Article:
Groundwater Flow Patterns
Determination of Groundwater Flow Patterns from Cave Exploration in the Woodville Karst Plain, Florida
(Reprinted from Florida Geological Survey Special Publication No. 46)
Woodville Karst Plain Project
The Woodville Karst Plain (WKP), located in the panhandle of Northern Florida, is characterized by a layer of unconsolidated sediments 3-20 m thick, predominantly sands, with shell and clay, overlying an extensive sequence of carbonate deposits, 150-600 m thick. The surface of this area is distinguished by the presence of numerous sinkholes, karst windows, sinking streams, and large springs. There is over 42 km of surveyed underwater cave passages present in several large systems within the WKP. These include Indian Spring, Sally Ward Spring, Wakulla Springs, Shepherd Spring and the Leon Sinks Cave System. Several physical controls are observed to operate, with varying degree, in cave passage development, including lithology, stratigraphy, regional and local groundwater flow patterns, and water table elevation directly influenced by sea-level fluctuations. These parameters are considered in the context of cave-system development presently charted in the WKP. Regional groundwater flow extends from southern Georgia through the WKP and south to the Gulf of Mexico. The orientations of cave passages within the WKP suggest a nearly parallel alignment with regional flow. Current drainage patterns primarily transport groundwater south through these conduits toward the Gulf. However, notable exceptions to this trend occur within Wakulla Spring cave and Indian Spring cave. Geomorphic features, cave passage orientation, current branchwork drainage patterns and flow directions suggest paleoflow directions during conduit formation in the above mentioned caves were most likely in contrast to present day observations.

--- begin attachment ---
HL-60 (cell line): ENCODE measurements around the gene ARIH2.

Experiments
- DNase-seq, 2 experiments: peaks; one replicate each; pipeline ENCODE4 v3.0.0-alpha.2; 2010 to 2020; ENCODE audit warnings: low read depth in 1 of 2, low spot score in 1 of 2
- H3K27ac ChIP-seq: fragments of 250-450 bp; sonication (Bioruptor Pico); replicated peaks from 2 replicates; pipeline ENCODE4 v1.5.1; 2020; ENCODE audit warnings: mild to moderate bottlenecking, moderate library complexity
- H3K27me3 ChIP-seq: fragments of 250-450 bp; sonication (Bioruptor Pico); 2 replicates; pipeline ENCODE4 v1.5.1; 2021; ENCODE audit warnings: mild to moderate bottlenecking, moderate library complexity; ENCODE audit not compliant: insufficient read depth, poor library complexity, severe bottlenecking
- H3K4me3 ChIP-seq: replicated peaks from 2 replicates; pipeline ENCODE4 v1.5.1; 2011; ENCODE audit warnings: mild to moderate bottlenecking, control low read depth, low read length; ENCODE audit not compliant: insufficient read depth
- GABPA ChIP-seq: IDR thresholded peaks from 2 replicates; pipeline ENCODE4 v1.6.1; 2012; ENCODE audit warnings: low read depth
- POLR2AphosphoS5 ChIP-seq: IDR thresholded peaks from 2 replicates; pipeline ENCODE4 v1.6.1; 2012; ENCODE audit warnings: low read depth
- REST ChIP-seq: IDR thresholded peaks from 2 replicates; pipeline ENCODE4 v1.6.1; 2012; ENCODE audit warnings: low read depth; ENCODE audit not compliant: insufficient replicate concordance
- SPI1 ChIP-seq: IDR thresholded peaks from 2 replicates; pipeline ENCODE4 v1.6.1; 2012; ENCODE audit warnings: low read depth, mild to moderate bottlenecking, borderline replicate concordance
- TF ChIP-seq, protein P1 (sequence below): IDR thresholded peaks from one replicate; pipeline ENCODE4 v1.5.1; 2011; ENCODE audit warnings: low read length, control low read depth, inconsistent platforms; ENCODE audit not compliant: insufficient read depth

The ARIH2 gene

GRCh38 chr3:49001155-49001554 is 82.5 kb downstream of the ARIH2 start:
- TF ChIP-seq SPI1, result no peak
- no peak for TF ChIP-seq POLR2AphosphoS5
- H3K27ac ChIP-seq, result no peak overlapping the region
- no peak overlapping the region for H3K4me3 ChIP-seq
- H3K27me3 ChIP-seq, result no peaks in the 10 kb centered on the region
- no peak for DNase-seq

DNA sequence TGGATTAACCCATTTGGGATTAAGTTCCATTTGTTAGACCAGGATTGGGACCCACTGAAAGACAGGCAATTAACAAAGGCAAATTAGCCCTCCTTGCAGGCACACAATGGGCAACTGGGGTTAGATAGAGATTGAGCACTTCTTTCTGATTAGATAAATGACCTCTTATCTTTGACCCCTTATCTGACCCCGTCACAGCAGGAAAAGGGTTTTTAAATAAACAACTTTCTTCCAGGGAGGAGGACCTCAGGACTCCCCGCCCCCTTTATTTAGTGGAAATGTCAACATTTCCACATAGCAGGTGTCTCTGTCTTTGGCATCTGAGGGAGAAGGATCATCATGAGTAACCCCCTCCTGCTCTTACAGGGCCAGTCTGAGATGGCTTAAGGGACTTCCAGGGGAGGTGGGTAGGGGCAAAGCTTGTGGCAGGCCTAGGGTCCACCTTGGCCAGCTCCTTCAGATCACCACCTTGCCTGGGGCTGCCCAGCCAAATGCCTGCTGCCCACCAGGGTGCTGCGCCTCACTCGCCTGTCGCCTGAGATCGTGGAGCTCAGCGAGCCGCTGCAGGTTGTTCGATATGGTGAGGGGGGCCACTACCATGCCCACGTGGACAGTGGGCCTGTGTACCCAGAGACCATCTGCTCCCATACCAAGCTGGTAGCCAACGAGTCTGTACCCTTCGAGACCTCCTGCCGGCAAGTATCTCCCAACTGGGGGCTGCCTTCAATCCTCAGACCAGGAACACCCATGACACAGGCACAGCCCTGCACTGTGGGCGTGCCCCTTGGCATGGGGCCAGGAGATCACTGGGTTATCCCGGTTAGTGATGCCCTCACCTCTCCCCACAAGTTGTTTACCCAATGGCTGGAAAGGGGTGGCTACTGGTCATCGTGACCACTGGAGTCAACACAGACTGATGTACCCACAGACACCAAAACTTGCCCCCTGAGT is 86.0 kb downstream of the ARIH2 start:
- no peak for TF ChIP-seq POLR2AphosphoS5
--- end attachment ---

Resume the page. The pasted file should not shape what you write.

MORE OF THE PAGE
The exploration and survey of underwater cave systems south of Tallahassee by the Woodville Karst Plain Project (WKPP) has significantly improved the ability of hydrologists to understand the complexity of groundwater flow in a multiple-porosity medium such as the carbonates of the WKP. The improvement in understanding has been hampered in the past by the lack of qualified scientists to visit the remote and hostile environment of deep underwater caves. There is no substitute for detailed observations in improving the quality and quantity of information needed to advance scientific understanding within this multifaceted system of fluid flow.